“A lot of people had all kinds of problems with the presidential race last year,” Post says, referencing the 2016 election of President Donald Trump. “That guy didn’t check everyone’s boxes. I kept saying, ‘Supreme Court, Supreme Court, Supreme Court.’”
This year, Post has been working to convince people that the slate of executive appointees Buehler could install as governor — to everything from the Oregon Supreme Court to the State Plumbing Board — is reason enough to support him.
“I think [Republicans] are falling in line,” says Kevin Hoar, of the Oregon Republican Party. “People in Oregon understand that there’s an Oregon way and that Knute Buehler has defined himself as his own type of candidate.”
But here’s the thing. You might not know it from his campaign, but in a lot of ways, Buehler is a traditional Republican — particularly when it comes to fiscal matters.
Sure, he believes in climate change. But he also voted with his party against standards for cleaner fuels in Oregon and has said he opposes a structure for taxing carbon emissions that Democrats are keen to float in next year’s legislative session.
Buehler has voted for new gun control measures — like a bill earlier this year that closed a loophole for abusive boyfriends — but against others. He’s opposed hikes to the minimum wage and bills designed to help shield renters from the state’s housing affordability crisis. And he voted against automatic voter registration for Oregon drivers and a law that seeks to help people with criminal records find employment.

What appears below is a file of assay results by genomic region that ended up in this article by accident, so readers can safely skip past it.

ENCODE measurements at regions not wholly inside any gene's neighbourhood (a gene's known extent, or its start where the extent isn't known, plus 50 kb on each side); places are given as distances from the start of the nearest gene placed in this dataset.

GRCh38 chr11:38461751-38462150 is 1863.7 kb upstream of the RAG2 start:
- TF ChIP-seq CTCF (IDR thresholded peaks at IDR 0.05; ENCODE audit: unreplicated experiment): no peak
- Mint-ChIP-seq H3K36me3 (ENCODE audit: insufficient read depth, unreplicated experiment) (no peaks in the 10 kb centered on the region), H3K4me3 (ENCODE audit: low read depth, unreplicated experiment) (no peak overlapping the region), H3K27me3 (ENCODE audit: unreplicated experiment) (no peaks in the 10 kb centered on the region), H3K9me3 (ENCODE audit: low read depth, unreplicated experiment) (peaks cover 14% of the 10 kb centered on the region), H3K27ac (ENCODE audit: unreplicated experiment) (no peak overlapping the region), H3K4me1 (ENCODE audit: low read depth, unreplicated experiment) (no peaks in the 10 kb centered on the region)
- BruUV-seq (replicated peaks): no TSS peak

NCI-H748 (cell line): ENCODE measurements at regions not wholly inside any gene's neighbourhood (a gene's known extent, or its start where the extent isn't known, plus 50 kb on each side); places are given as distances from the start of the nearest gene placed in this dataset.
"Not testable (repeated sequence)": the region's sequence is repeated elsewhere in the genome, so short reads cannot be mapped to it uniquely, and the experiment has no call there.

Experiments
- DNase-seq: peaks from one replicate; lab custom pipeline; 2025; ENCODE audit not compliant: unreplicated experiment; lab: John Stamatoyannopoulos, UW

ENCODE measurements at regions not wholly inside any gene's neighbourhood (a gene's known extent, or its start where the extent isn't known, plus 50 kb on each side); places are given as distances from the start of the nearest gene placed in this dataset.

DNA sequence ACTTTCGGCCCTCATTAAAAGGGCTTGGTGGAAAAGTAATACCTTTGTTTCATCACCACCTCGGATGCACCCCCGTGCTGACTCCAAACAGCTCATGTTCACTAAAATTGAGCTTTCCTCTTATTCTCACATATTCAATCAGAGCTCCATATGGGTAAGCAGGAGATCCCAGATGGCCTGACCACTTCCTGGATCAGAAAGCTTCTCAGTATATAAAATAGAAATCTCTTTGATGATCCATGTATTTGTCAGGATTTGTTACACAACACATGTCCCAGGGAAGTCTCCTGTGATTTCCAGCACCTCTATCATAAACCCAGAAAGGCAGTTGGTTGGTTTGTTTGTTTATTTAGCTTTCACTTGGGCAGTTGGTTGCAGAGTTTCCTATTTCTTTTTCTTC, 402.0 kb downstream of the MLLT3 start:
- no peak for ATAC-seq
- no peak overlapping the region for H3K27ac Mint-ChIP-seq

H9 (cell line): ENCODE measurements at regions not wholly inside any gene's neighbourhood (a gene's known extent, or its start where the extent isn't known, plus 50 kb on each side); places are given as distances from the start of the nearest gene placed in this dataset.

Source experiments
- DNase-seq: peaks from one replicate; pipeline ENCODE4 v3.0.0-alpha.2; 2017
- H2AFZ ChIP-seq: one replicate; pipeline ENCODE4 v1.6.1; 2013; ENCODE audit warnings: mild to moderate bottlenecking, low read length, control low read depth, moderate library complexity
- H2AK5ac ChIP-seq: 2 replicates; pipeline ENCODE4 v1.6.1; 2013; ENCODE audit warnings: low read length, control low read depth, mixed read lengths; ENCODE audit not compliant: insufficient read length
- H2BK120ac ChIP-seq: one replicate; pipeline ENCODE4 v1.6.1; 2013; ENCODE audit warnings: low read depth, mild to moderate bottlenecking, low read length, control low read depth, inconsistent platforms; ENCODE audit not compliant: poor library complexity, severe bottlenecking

In one of the most heated debates Oregon will have this fall —whether to repeal the state’s 31-year-old “sanctuary” law — Buehler has taken conflicting stances. He’s been clear he’ll vote to kill the law, which prohibits local law enforcement from enforcing federal immigration laws. But Buehler also told OPB he agrees with the law’s central tenet: That local officers shouldn’t be immigration enforcers.
The Buehler vote that’s gotten by far the most scrutiny this election season was his decision to oppose a 2017 bill that expanded abortion coverage to more low-income women in Oregon and required private insurers in the state to cover abortions.
The so-called Reproductive Health Equity Act is considered a signature piece of legislation for Brown — particularly in a political climate that has many questioning the future of the U.S. Supreme Court’s Roe v. Wade decision — and the governor and her allies have held up the bill as proof Buehler is not pro-choice, as he says. In doing so they frequently point to a statement Buehler made earlier this year to conservative radio host Lars Larson.
“I have a record in the Legislature of voting against Gov. Brown’s efforts to expand access to abortion,” Buehler said in that exchange. “I think we have other priorities where spending should go.”
That’s in line with reasons Buehler gave last year for opposing the bill, but Democrats contend it undercuts his claims.
“Knute Buehler says one thing to court pro-choice voters, but he has an altogether different narrative when he is trying to win over other voters,” a recent press release from the Democratic Party of Oregon said.
Television ads supporting Brown have been more pointed, suggesting access to abortion in Oregon could be curtailed under Buehler.